The fire’s impact on a major Santa Fe drinking water source is a big reason city officials are now considering joining a collaborative brought together by The Nature Conservancy to thin and burn thousands of acres over the next 20 years in mountain ranges that drain water into the Rio Grande. The partnership hopes the plan will reduce the kind of catastrophic wildfires that wreaked havoc in the West over the last several years.
“Our interest is managing the watershed for water quality,” said Rick Carpenter, the city’s source of supply manager.
But as city officials consider joining the group, known as the Rio Grande Fire and Water Source Protection Collaborative, the science is still changing. New studies question how, and where, fire and tree thinning in Western forests should be used to restore forest health and protect watersheds. The studies, and the move toward treating forests across large landscapes, are fueling some old debates over the best way for people to manage forests that have been dramatically altered during decades of fire suppression, logging and overgrazing.
In a coal-producing region, this western Colorado co-op fights for renewables.
Kate Schimel April 2, 2015Web Exclusive | High Country News
The relationships between rural energy co-operatives and the utilities that provide their power are usually pretty subdued. Like partners in a long and stable marriage, they mostly understand each other and few disputes make it out of the boardroom.
But earlier this year, it became clear that things have deteriorated between Delta-Montrose Electric Association and its provider, Tri-State. The two have quietly—and not so quietly—been at odds for years over whether Delta-Montrose, a rural electricity cooperative based in Montrose, Colorado, could go outside their relationship to generate some of its own power. Finally, in February, Delta-Montrose called on federal regulators to resolve the dispute.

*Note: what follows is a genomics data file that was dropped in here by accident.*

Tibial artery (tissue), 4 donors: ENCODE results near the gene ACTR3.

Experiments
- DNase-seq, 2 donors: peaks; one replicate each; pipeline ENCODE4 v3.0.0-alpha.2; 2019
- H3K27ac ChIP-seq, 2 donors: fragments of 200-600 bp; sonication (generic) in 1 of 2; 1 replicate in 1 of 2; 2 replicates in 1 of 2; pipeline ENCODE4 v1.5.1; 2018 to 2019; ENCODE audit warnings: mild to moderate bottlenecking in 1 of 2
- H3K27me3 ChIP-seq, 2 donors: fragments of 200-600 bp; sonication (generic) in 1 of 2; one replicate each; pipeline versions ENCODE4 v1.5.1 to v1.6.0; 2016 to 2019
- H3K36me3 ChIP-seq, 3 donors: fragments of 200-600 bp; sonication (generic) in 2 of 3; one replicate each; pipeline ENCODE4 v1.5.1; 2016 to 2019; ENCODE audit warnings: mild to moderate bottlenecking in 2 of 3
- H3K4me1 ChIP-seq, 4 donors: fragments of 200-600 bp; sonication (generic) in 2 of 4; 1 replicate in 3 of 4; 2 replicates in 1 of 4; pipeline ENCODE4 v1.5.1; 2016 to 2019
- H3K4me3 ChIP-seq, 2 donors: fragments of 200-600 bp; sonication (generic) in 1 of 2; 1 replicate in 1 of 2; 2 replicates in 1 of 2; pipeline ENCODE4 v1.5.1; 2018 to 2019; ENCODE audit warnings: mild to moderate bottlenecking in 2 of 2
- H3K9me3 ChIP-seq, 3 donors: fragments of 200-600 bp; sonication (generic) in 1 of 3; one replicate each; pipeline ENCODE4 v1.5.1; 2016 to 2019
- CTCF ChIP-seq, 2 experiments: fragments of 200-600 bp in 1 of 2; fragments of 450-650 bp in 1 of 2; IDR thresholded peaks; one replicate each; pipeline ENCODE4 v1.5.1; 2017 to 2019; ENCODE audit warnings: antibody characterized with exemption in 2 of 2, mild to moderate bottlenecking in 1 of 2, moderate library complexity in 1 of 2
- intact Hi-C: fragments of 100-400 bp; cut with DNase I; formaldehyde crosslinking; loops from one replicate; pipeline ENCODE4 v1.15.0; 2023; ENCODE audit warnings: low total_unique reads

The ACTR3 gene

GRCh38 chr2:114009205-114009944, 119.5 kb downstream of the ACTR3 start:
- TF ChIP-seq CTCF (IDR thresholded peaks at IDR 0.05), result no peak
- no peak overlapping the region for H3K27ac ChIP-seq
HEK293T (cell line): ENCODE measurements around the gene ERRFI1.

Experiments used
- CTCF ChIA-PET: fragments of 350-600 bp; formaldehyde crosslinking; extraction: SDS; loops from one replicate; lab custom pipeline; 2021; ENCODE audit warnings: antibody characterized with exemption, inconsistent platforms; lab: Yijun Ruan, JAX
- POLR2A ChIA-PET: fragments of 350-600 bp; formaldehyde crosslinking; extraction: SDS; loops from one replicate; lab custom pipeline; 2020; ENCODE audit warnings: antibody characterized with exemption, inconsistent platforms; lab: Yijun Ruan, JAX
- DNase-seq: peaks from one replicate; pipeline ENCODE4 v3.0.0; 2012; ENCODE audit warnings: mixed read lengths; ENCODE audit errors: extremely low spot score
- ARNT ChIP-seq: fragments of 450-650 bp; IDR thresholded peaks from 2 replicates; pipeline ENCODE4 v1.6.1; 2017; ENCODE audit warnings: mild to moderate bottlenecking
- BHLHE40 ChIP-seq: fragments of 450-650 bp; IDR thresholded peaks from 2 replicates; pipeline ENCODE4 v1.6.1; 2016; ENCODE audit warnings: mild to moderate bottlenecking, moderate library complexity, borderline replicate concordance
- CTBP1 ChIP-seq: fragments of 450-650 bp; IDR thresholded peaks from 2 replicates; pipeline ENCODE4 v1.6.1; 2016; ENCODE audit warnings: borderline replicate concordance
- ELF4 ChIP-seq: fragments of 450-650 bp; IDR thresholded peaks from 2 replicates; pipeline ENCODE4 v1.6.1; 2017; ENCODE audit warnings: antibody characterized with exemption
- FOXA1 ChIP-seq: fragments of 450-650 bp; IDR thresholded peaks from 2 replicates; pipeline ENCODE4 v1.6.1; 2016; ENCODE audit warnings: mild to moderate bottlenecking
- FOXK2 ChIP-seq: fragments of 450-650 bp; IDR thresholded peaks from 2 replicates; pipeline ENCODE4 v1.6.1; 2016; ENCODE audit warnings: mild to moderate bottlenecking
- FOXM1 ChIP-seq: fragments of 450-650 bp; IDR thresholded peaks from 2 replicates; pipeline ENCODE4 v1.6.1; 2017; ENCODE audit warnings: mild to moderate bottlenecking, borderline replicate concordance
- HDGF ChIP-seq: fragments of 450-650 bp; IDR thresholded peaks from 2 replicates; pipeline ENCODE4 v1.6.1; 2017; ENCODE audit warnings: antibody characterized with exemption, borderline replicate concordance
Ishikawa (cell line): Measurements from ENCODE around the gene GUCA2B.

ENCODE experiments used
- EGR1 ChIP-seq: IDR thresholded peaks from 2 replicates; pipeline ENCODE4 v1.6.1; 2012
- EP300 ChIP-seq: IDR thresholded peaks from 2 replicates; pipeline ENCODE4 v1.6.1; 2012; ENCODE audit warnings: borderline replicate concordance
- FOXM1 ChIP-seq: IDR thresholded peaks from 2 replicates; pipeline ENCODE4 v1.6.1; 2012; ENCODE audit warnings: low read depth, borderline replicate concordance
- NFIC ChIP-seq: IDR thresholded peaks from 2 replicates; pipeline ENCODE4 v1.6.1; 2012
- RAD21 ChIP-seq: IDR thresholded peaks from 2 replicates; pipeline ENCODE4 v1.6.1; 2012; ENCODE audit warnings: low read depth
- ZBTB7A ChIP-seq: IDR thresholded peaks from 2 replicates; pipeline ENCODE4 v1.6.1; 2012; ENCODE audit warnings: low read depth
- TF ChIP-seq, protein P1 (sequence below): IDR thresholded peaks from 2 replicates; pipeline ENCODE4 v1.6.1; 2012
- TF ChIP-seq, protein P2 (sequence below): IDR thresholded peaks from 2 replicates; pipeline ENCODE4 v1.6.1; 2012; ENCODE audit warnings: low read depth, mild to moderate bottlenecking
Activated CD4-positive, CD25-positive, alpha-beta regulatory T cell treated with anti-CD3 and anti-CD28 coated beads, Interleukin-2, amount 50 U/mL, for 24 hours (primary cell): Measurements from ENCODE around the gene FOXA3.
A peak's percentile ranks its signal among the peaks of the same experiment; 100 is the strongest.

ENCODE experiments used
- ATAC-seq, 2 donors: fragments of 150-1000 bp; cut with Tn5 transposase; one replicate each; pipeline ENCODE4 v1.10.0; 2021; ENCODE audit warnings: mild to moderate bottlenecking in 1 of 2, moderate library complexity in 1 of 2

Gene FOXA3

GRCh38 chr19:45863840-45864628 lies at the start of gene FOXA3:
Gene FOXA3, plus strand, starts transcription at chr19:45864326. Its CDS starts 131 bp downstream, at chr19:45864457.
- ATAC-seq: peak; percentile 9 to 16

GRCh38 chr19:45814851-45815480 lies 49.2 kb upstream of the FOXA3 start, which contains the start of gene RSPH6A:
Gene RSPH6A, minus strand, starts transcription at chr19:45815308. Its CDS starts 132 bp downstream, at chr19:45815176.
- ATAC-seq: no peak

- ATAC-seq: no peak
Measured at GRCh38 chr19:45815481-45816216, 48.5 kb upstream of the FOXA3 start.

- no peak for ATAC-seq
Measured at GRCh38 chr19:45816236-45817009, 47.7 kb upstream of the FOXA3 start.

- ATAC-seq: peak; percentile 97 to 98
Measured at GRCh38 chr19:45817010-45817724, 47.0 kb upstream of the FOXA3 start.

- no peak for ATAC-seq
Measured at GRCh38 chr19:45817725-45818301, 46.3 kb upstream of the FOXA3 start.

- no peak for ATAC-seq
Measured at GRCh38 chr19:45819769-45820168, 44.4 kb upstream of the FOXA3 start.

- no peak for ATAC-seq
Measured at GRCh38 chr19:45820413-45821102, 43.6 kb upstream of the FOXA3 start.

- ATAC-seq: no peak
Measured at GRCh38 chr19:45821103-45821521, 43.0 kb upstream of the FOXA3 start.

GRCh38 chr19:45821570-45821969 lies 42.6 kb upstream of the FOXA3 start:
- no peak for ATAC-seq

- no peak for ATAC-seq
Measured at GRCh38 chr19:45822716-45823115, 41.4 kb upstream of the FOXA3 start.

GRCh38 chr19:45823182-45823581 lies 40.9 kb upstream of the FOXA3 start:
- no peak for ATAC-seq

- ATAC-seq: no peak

On Feb. 9, Delta-Montrose filed a petition with the Federal Energy Regulatory Commission (FERC), which regulates much of the nation’s energy transmission. In it, Delta-Montrose asked for the commission to clarify federal law, which could require Tri-State to loosen the ties that bind. Delta-Montrose is allowed to get a small fraction of its power—five percent—from a provider besides Tri-State. But it would like to sign up with a company hoping to construct a small hydro project. The company’s plan is to essentially place a small hydropower turbine in one of the area’s many agricultural canals.
That kind of project would create local jobs and make energy cheaper in the long run for the 27,000 Western Colorado residents who are a part of the rural electric co-op, which powers three counties and the town of Paonia, where High Country News is headquartered. The filing could open the door for many more such projects for Delta-Montrose. But it could also encourage a wandering eye for other Tri-State co-ops, setting the stage for a drop in the amount of demand for Tri-State’s power.
|By Dan Schwartz, The Daily Times, Farmington, N.M.|
|Tribune Content Agency|
March 20–FARMINGTON — A local legislator’s bill designed to fight wildfires that has passed five committees and the House with little opposition is scheduled for a hearing on the Senate floor this afternoon.
Rep. Paul Bandy, R-Aztec, drafted House Bill 38 to shift $15 million a year from the New Mexico Office of the Superintendent of Insurance to a fund for long-term forest and watershed restoration projects. Normally, that money would go to the state general fund.
But revisions in various committees have led to the allocation being cut sharply. Now, as the bill is written, the restoration fund would receive $2.25 million in fiscal year 2016 only and $250,000 each subsequent year, according to a fiscal impact report published Wednesday.